On the plus side of things, the battery is a generous 1,050 mAh unit, and there's a pleasingly instant access scheme for the camera's most regularly used functions. Video recording has a dedicated button, as does switching to projector mode. Both seem to work quite well too, with the 720p video looking smooth and buttery, but then on-camera playback can be deceiving. We got to check out those 14 lumens of projection power in a dimly lit room, and came away with a pair of impressions. Firstly, you should be able to squeeze out a decent-ish 40-inch image out of this shooter if you set the right mood with your lighting, and secondly, focusing is a relative cinch with the included controls on top. All in all, given that it's intended as a quickie display station at parties, we think the S1100pj does what it promises. We rarely praise compact camera software here, but we'd be remiss not to note the saturation adjustment tool on this touchscreen shooter. It was a particular highlight for us and something we could definitely see ourselves getting creative with.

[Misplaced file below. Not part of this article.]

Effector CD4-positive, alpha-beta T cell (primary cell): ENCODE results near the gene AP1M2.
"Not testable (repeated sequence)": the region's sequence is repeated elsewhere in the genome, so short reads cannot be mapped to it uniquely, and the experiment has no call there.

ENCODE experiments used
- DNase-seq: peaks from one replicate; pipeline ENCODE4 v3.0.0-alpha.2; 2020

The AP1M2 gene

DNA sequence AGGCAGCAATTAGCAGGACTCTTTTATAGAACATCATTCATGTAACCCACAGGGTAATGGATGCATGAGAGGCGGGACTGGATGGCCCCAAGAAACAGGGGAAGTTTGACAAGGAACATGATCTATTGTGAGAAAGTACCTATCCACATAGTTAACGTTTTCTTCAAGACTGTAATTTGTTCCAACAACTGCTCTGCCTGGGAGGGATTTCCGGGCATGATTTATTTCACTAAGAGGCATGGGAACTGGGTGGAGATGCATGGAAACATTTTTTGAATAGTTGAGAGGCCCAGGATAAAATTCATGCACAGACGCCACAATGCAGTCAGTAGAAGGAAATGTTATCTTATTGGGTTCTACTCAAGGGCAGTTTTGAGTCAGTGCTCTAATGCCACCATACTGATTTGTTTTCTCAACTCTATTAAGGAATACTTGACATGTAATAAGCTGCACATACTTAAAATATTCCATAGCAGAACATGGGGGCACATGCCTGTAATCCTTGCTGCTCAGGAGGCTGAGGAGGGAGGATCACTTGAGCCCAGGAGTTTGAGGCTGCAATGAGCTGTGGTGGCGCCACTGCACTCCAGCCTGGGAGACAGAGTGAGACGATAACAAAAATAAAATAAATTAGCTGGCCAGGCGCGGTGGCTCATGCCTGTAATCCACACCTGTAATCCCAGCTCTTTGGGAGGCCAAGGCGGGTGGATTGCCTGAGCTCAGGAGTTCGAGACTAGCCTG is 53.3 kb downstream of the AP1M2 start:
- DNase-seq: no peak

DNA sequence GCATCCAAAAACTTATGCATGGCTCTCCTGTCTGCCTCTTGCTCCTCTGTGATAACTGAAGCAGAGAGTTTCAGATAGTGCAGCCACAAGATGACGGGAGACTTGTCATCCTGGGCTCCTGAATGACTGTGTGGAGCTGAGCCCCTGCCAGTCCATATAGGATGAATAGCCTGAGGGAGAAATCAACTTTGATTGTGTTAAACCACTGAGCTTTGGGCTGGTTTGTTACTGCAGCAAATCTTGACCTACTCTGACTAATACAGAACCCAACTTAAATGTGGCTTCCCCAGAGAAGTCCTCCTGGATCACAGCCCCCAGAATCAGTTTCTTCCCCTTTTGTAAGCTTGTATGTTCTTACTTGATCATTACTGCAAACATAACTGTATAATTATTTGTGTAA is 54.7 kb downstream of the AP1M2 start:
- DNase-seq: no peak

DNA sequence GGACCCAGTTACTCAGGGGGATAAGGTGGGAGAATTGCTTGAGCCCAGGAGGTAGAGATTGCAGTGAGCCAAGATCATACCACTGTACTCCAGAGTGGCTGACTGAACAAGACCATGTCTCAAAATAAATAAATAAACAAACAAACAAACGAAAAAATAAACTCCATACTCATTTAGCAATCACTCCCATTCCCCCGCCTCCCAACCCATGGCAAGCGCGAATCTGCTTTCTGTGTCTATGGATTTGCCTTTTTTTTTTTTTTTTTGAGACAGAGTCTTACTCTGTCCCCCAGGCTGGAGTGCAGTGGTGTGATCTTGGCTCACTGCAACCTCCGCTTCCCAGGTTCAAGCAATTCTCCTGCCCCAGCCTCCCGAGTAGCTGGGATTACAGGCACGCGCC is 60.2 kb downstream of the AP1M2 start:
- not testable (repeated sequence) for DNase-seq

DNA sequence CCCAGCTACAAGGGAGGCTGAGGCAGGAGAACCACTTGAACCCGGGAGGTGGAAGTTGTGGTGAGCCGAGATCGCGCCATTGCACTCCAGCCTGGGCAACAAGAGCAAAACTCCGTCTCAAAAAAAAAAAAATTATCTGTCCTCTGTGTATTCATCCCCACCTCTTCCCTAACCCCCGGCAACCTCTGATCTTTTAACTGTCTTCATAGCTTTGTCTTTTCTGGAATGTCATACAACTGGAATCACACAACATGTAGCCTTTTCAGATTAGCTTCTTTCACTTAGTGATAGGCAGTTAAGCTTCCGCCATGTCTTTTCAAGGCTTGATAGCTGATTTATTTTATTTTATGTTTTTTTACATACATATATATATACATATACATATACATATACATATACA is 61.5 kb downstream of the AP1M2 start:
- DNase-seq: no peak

We also spent some time with the S5100, which surprised us with its quick autofocus and generally snappy execution of instructions. Its 720p movie mode also looked competent, but bear in mind that it doesn't allow you to zoom while recording video. Ah well, such is the fate of budget shooters, we suppose. Hit up the galleries for the hands-on imagery or skip past the break for video of the S1100pj's projector in action.